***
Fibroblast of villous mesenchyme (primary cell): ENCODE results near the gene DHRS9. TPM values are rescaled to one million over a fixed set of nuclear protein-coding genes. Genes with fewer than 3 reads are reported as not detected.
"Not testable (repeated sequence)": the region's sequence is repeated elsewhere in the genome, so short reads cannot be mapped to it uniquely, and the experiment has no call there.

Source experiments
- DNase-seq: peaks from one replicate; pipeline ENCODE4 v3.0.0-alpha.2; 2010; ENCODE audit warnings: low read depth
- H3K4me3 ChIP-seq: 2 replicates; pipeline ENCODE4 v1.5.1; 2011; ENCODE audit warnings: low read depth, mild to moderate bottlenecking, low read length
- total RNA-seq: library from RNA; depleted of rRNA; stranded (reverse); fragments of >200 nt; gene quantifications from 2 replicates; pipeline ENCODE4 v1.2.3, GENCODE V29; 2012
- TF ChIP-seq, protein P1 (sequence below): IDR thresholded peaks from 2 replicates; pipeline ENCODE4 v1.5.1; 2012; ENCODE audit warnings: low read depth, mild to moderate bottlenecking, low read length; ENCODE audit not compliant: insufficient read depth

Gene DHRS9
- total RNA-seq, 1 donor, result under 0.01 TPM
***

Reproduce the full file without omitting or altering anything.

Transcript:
Fibroblast of villous mesenchyme (primary cell): ENCODE results near the gene DHRS9. TPM values are rescaled to one million over a fixed set of nuclear protein-coding genes. Genes with fewer than 3 reads are reported as not detected.
"Not testable (repeated sequence)": the region's sequence is repeated elsewhere in the genome, so short reads cannot be mapped to it uniquely, and the experiment has no call there.

Source experiments
- DNase-seq: peaks from one replicate; pipeline ENCODE4 v3.0.0-alpha.2; 2010; ENCODE audit warnings: low read depth
- H3K4me3 ChIP-seq: 2 replicates; pipeline ENCODE4 v1.5.1; 2011; ENCODE audit warnings: low read depth, mild to moderate bottlenecking, low read length
- total RNA-seq: library from RNA; depleted of rRNA; stranded (reverse); fragments of >200 nt; gene quantifications from 2 replicates; pipeline ENCODE4 v1.2.3, GENCODE V29; 2012
- TF ChIP-seq, protein P1 (sequence below): IDR thresholded peaks from 2 replicates; pipeline ENCODE4 v1.5.1; 2012; ENCODE audit warnings: low read depth, mild to moderate bottlenecking, low read length; ENCODE audit not compliant: insufficient read depth

Gene DHRS9
- total RNA-seq, 1 donor, result under 0.01 TPM